Introduction to the Live Shoot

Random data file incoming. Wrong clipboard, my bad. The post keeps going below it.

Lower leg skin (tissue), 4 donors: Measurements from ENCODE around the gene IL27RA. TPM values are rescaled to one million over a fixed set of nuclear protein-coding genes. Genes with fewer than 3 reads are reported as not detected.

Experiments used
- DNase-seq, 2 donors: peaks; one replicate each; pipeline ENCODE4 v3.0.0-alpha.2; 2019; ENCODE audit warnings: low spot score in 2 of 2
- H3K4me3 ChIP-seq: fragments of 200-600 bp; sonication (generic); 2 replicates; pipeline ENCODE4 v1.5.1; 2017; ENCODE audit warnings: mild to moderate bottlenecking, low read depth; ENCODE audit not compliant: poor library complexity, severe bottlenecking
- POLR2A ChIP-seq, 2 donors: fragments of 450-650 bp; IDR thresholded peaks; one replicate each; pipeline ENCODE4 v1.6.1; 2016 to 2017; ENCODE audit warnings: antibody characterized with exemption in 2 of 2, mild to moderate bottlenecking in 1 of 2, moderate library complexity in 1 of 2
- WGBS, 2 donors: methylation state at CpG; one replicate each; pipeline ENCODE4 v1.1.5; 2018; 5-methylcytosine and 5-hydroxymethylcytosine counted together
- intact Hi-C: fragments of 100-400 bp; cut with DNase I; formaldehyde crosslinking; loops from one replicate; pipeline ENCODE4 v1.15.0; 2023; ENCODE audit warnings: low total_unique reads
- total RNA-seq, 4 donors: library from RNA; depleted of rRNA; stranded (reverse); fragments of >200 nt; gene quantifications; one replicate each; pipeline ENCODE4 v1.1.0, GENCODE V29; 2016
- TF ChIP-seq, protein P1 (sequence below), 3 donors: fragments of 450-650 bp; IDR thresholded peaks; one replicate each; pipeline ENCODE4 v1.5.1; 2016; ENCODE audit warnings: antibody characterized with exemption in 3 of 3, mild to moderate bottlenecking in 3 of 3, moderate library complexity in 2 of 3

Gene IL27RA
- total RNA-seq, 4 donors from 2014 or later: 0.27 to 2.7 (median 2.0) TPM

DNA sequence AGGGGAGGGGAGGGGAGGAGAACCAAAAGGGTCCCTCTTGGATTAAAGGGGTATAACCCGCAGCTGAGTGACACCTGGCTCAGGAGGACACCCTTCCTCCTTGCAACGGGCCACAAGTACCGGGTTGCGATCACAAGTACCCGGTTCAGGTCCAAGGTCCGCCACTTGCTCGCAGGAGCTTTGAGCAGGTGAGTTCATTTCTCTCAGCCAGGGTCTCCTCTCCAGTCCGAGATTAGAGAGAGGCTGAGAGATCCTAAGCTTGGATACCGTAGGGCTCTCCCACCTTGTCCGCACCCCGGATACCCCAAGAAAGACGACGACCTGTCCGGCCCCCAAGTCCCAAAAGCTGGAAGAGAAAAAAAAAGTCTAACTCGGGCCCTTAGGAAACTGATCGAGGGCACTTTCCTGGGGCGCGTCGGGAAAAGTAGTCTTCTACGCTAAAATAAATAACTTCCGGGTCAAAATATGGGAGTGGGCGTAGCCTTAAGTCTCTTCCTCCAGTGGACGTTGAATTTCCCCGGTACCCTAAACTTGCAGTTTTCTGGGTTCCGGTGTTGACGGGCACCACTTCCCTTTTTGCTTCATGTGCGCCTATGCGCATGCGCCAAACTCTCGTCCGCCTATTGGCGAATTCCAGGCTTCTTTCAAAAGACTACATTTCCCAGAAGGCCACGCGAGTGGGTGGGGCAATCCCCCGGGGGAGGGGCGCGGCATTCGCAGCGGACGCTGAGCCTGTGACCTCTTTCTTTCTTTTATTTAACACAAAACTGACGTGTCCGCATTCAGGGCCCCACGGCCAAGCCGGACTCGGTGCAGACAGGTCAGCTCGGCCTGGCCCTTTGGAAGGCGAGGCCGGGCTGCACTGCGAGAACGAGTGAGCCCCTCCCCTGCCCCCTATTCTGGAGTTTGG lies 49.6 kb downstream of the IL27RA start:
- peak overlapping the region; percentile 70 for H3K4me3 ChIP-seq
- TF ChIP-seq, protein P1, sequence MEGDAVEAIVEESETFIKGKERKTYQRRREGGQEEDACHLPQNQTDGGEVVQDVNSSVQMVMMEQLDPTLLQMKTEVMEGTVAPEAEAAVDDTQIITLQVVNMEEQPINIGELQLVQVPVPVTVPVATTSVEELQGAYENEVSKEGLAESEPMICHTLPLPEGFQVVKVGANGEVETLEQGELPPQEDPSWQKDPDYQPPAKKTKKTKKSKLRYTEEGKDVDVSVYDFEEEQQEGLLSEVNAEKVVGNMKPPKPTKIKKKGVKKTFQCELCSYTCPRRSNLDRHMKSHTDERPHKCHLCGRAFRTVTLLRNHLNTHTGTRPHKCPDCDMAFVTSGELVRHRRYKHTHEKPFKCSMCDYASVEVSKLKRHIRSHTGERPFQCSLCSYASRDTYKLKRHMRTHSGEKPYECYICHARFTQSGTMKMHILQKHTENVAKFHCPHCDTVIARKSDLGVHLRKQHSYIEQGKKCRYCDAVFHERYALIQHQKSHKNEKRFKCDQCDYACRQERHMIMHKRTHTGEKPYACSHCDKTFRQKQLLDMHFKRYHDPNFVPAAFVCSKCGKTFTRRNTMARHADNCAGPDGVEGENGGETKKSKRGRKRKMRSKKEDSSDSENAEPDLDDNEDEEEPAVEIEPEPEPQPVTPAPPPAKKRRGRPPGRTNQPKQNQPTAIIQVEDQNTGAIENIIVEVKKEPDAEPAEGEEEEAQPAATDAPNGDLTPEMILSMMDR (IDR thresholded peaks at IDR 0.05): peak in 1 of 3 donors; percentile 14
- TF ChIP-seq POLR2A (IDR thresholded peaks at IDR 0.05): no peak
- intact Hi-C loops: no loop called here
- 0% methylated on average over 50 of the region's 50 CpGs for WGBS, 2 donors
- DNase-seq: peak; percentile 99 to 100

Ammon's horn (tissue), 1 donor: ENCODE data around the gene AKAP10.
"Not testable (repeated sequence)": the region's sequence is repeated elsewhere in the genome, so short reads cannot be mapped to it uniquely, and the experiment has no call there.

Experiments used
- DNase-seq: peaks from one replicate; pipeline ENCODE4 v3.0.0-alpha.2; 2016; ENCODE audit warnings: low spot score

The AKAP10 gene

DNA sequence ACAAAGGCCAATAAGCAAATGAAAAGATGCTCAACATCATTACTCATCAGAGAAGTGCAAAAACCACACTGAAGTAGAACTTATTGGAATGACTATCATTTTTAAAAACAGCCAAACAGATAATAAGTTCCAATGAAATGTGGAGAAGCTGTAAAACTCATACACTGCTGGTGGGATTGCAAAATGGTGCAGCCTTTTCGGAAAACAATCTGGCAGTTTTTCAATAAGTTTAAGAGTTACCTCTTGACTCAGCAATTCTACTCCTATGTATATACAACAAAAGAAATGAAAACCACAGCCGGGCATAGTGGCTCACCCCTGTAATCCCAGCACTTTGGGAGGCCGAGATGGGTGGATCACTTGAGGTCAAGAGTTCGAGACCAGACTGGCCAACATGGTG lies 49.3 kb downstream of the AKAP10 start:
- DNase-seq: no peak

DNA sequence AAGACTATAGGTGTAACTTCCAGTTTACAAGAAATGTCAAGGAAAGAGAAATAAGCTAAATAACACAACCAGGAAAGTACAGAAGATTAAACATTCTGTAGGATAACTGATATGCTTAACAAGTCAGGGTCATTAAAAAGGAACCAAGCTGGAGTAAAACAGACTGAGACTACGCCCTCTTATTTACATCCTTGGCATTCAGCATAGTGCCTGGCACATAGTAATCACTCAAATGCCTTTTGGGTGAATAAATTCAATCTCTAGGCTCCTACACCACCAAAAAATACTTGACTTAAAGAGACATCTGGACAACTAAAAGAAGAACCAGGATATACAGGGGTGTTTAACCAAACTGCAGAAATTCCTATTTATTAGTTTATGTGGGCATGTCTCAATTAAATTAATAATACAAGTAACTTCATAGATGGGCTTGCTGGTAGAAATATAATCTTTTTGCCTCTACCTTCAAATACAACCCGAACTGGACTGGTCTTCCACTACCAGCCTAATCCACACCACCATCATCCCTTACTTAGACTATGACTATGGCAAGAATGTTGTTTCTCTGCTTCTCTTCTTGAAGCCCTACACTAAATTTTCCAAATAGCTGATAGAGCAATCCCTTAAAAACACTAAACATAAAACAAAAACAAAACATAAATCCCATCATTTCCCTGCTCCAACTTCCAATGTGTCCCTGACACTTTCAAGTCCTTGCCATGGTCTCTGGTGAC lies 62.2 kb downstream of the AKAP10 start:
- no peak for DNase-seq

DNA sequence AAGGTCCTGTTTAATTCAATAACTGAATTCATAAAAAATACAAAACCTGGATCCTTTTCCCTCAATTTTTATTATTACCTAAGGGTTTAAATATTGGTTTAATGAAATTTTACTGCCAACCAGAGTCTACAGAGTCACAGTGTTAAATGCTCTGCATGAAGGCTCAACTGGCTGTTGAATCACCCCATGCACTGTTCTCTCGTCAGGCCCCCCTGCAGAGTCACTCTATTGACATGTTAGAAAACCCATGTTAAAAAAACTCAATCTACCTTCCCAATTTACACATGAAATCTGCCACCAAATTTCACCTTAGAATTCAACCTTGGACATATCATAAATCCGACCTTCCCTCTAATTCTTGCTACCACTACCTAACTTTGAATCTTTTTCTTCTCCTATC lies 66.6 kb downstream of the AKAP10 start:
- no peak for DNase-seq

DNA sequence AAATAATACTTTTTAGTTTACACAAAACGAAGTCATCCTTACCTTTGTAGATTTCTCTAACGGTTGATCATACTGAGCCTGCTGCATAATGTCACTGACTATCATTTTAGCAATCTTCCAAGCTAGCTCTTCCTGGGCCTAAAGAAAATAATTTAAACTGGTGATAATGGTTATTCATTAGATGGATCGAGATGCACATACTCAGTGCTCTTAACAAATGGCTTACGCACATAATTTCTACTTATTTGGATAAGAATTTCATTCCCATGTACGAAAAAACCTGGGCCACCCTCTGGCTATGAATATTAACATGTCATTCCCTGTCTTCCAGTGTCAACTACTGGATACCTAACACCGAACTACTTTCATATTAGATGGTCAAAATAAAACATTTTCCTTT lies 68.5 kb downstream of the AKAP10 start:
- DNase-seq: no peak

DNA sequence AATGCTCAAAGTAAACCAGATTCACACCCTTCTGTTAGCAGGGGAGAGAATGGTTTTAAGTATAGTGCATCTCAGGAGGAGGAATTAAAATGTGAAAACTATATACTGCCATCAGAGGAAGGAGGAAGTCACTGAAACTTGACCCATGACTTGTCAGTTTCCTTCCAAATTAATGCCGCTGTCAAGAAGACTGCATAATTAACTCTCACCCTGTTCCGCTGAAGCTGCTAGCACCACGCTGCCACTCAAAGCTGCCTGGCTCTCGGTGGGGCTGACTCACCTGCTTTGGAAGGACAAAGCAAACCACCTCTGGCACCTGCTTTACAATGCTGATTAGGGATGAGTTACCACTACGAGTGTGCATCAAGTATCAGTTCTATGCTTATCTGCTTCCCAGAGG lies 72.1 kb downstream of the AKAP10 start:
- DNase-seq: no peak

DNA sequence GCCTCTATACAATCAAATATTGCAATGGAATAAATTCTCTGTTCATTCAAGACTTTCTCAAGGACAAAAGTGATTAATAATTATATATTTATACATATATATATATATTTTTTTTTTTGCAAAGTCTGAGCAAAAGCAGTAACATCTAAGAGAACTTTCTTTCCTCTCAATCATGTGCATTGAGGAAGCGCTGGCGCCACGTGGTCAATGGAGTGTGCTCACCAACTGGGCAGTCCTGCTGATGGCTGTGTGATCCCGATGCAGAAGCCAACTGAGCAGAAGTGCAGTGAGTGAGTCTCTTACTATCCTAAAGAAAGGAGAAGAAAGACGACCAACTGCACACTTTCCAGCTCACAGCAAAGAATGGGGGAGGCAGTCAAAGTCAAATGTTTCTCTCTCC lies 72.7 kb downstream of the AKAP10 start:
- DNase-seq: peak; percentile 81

We're going to run through a few slides right at the beginning of this, just to kind of set the scene, and then I'm going to introduce you to the players and then we're going to talk about certain things. And I already have a curve ball have been thrown at me in this situation, and I will explain to you what that curve ball is and how we're going to work around it. If we've gotten to this point for the shoot. We've already had a client meeting, and initial greet, we've had a negotiation, so I already have an existing relationship with the client. We've already had meetings, we've already talked, we already have expectations, and that client is going to be on set, and my job is now to make sure she's happy, because based on the conversations we've already had. So we have a pre-existing relationship, we already know how to communicate to a certain degree, and that's an important part of the process. Then I've already scouted this spot. I already knew where my lighting was going to be. I ...